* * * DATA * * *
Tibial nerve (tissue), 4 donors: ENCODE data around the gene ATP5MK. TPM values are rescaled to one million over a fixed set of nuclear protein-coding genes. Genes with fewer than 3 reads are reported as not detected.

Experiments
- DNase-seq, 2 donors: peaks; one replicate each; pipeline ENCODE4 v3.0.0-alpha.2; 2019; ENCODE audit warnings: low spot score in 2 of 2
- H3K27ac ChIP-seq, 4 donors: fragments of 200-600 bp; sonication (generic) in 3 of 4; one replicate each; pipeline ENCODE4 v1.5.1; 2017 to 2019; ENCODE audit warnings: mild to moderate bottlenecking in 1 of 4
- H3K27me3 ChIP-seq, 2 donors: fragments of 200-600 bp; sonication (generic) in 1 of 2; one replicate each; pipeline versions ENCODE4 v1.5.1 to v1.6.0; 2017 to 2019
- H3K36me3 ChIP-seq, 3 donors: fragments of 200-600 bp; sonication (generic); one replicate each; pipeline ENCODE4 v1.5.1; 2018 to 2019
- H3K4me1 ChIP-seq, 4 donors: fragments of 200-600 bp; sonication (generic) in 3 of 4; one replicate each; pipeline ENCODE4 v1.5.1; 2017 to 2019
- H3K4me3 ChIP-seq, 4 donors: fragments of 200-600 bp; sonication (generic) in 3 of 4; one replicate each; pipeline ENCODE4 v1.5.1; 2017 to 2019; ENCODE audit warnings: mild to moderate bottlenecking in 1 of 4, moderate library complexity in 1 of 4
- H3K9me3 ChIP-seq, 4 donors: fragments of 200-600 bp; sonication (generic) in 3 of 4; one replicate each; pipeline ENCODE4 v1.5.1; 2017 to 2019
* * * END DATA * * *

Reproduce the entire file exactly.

Tibial nerve (tissue), 4 donors: ENCODE data around the gene ATP5MK. TPM values are rescaled to one million over a fixed set of nuclear protein-coding genes. Genes with fewer than 3 reads are reported as not detected.

Experiments
- DNase-seq, 2 donors: peaks; one replicate each; pipeline ENCODE4 v3.0.0-alpha.2; 2019; ENCODE audit warnings: low spot score in 2 of 2
- H3K27ac ChIP-seq, 4 donors: fragments of 200-600 bp; sonication (generic) in 3 of 4; one replicate each; pipeline ENCODE4 v1.5.1; 2017 to 2019; ENCODE audit warnings: mild to moderate bottlenecking in 1 of 4
- H3K27me3 ChIP-seq, 2 donors: fragments of 200-600 bp; sonication (generic) in 1 of 2; one replicate each; pipeline versions ENCODE4 v1.5.1 to v1.6.0; 2017 to 2019
- H3K36me3 ChIP-seq, 3 donors: fragments of 200-600 bp; sonication (generic); one replicate each; pipeline ENCODE4 v1.5.1; 2018 to 2019
- H3K4me1 ChIP-seq, 4 donors: fragments of 200-600 bp; sonication (generic) in 3 of 4; one replicate each; pipeline ENCODE4 v1.5.1; 2017 to 2019
- H3K4me3 ChIP-seq, 4 donors: fragments of 200-600 bp; sonication (generic) in 3 of 4; one replicate each; pipeline ENCODE4 v1.5.1; 2017 to 2019; ENCODE audit warnings: mild to moderate bottlenecking in 1 of 4, moderate library complexity in 1 of 4
- H3K9me3 ChIP-seq, 4 donors: fragments of 200-600 bp; sonication (generic) in 3 of 4; one replicate each; pipeline ENCODE4 v1.5.1; 2017 to 2019